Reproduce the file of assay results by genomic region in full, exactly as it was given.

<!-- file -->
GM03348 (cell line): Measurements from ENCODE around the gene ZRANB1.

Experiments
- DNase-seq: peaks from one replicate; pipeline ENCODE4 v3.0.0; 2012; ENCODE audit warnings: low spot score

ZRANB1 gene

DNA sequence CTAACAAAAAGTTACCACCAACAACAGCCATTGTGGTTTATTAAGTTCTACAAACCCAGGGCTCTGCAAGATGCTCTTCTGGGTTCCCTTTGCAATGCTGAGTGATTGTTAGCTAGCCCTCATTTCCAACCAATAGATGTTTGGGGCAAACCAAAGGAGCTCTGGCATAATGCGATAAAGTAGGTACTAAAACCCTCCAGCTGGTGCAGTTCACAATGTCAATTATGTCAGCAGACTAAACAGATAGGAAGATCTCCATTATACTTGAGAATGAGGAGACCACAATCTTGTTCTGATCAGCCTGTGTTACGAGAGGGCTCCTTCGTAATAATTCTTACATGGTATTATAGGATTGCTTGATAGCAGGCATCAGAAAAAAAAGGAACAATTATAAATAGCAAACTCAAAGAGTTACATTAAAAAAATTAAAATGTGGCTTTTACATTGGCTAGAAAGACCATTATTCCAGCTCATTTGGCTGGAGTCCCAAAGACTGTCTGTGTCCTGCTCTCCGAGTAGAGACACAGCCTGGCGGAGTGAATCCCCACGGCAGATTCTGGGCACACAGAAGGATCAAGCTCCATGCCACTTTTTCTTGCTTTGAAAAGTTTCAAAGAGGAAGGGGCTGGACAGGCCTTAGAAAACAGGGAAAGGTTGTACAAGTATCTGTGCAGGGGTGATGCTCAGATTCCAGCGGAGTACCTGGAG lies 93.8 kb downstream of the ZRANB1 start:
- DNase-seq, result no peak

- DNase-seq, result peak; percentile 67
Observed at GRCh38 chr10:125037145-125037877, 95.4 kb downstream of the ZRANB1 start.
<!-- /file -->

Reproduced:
GM03348 (cell line): Measurements from ENCODE around the gene ZRANB1.

Experiments
- DNase-seq: peaks from one replicate; pipeline ENCODE4 v3.0.0; 2012; ENCODE audit warnings: low spot score

ZRANB1 gene

DNA sequence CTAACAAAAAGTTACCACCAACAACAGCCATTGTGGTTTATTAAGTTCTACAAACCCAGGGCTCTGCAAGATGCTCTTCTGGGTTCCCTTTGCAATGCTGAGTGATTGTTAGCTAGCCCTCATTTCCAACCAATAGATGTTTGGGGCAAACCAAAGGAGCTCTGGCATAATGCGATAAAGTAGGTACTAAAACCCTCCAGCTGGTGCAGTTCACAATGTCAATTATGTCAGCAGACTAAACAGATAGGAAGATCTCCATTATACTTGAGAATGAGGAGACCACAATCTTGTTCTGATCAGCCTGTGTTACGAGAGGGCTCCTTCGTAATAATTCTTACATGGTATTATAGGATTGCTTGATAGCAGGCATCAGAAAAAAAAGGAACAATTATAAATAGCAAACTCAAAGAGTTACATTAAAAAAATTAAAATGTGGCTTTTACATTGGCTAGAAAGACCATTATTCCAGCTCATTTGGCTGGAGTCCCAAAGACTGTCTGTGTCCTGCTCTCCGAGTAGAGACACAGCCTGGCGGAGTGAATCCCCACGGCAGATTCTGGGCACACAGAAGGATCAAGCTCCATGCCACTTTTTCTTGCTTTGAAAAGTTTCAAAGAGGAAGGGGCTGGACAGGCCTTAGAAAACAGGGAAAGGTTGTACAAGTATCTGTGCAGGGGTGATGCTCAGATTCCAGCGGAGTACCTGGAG lies 93.8 kb downstream of the ZRANB1 start:
- DNase-seq, result no peak

- DNase-seq, result peak; percentile 67
Observed at GRCh38 chr10:125037145-125037877, 95.4 kb downstream of the ZRANB1 start.